In the Iowa Learning Farms June webinar, Dr. Angie Carter (Assistant Professor in the Department of Sociology, Anthropology and Social Welfare at Augustana College) discussed several great approaches that she has used to increase community involvement at the watershed level. Carter used participatory research methods to engage different groups of people in conversations about water quality, conservation, and their connection to the land in the watershed.
One project Carter described was the “River Stories: Views From an Iowa Watershed.” The project asked landowners in the Raccoon River watershed to document their experience in the watershed through photos. Then, they added short narratives, or “photostories,” to describe the pictures. The results were quite unique.
One participant, Jan Kaiser, created a photostory in which she underwent a prairie burn for the first time as a way to manage her prairie land.
Burning the Prairie! by Jan Kaiser
“It took me a while to be convinced of burning the eighteen acres we planted to prairie six years ago. Last year, the big blue stem was over seven feet tall and the pollinator habitat was buzzing with bees and butterflies! Did I really want to jeopardize all that, plus the twenty acres of timber adjoining the prairie? Since it was part of the Conservation Reserve Program, it required Mid-Contract Management, meaning I needed to either disc it under or burn it. On a still and humid evening, the fire folks lit the blaze under a full moon. A beautiful sight – and it all went off without a hitch!”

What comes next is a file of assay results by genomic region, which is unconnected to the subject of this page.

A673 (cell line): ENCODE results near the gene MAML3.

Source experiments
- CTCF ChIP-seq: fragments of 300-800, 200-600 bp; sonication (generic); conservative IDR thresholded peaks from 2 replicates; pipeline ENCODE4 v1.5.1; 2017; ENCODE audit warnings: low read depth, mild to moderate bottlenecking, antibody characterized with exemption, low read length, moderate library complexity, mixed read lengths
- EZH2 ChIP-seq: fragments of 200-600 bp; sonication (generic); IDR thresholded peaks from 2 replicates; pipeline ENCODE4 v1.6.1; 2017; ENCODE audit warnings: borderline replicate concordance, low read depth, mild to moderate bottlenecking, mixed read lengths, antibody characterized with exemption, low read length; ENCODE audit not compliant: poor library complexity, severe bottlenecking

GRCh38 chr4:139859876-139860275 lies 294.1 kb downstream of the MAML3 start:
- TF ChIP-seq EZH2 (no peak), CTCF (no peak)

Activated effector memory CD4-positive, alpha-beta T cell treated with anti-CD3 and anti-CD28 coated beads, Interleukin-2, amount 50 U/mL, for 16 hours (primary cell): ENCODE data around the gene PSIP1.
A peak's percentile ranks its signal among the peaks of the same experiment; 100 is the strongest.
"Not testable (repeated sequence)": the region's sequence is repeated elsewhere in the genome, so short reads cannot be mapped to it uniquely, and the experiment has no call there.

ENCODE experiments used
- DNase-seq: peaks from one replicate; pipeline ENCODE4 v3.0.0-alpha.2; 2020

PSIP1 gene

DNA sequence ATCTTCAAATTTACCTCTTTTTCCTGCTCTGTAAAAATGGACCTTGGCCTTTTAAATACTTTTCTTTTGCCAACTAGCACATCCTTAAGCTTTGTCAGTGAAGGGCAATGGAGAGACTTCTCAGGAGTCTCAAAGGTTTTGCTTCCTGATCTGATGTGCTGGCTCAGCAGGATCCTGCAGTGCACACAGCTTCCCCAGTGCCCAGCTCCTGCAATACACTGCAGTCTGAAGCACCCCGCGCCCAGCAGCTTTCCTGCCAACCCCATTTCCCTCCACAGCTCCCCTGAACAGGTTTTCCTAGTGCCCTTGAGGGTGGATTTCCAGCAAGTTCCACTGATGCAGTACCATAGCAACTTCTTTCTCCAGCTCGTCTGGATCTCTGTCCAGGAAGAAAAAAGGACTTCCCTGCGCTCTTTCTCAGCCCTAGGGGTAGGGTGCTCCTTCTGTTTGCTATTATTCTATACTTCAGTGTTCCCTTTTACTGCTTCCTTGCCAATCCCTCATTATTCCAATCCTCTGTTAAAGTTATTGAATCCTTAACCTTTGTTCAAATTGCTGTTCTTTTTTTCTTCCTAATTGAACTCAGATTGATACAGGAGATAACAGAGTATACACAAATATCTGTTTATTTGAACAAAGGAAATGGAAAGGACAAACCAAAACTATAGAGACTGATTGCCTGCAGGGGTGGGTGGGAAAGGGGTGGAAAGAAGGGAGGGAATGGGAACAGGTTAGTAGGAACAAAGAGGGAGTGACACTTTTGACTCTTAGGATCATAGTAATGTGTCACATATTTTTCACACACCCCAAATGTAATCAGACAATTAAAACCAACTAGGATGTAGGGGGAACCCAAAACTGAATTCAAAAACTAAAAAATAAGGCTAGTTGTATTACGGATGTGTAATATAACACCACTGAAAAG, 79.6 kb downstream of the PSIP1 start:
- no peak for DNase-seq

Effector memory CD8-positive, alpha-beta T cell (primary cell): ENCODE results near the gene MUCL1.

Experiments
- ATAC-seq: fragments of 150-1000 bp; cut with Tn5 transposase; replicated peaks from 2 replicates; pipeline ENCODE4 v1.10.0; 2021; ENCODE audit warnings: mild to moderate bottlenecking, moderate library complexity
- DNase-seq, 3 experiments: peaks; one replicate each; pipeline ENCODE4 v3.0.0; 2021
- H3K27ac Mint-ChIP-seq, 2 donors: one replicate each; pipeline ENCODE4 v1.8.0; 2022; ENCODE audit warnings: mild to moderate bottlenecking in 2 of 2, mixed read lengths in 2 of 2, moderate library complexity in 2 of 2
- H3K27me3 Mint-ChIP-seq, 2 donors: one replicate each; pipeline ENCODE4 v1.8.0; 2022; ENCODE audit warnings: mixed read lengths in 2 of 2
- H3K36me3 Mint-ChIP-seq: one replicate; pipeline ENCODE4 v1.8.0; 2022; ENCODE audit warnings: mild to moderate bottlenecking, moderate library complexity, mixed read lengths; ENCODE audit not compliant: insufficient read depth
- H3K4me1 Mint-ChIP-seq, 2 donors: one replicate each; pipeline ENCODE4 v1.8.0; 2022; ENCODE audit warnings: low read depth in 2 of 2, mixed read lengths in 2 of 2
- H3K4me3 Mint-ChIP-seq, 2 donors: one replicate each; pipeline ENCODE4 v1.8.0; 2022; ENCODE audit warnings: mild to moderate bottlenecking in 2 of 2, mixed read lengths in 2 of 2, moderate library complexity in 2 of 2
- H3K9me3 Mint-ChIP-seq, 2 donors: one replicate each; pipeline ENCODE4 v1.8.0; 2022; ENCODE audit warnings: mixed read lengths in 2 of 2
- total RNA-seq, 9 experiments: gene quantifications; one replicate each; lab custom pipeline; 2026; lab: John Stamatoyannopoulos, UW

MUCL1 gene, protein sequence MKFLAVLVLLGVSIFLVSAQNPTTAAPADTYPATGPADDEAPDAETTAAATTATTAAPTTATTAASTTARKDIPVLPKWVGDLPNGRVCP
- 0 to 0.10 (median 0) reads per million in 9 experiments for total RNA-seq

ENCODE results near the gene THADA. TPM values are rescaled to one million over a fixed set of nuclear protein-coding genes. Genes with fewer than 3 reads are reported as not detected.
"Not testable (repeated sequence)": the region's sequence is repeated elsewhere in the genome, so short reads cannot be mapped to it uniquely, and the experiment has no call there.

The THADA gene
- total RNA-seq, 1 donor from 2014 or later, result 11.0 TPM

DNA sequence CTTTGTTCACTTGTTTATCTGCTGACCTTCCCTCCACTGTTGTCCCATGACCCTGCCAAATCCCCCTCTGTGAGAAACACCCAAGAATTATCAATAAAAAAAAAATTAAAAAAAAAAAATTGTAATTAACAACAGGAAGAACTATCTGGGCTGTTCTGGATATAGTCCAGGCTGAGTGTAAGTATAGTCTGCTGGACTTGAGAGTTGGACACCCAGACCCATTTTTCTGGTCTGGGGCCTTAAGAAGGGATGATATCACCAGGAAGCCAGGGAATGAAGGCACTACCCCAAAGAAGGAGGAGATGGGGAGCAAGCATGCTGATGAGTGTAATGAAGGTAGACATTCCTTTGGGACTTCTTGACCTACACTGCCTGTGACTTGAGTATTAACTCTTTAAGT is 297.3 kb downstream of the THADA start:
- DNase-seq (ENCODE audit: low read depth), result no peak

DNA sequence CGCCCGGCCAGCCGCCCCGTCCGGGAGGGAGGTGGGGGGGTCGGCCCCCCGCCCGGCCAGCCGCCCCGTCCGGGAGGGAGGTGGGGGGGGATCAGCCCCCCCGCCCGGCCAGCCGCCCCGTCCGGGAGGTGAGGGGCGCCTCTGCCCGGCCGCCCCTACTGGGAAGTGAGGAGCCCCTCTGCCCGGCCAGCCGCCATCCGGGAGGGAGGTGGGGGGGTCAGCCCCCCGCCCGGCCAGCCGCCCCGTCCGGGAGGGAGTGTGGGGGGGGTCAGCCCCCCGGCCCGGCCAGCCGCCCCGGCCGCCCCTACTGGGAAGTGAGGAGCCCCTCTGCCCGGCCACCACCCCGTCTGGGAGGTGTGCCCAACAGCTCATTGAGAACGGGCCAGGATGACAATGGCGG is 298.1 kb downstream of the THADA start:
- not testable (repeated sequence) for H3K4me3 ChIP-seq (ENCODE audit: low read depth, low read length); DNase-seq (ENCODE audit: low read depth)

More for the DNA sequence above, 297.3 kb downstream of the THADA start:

Watch the archived webinar to hear about how Angie Carter used this and other participatory methods to create community in watersheds. Carter’s work can be used for any group in a watershed that has not previously been brought into the conversation about water quality and conservation.
Angie Carter was also featured on the Iowa Learning Farms podcast, Conservation Chat, in November of 2015. The episode discusses women landowners and the role they play in conservation practice adoption here in Iowa.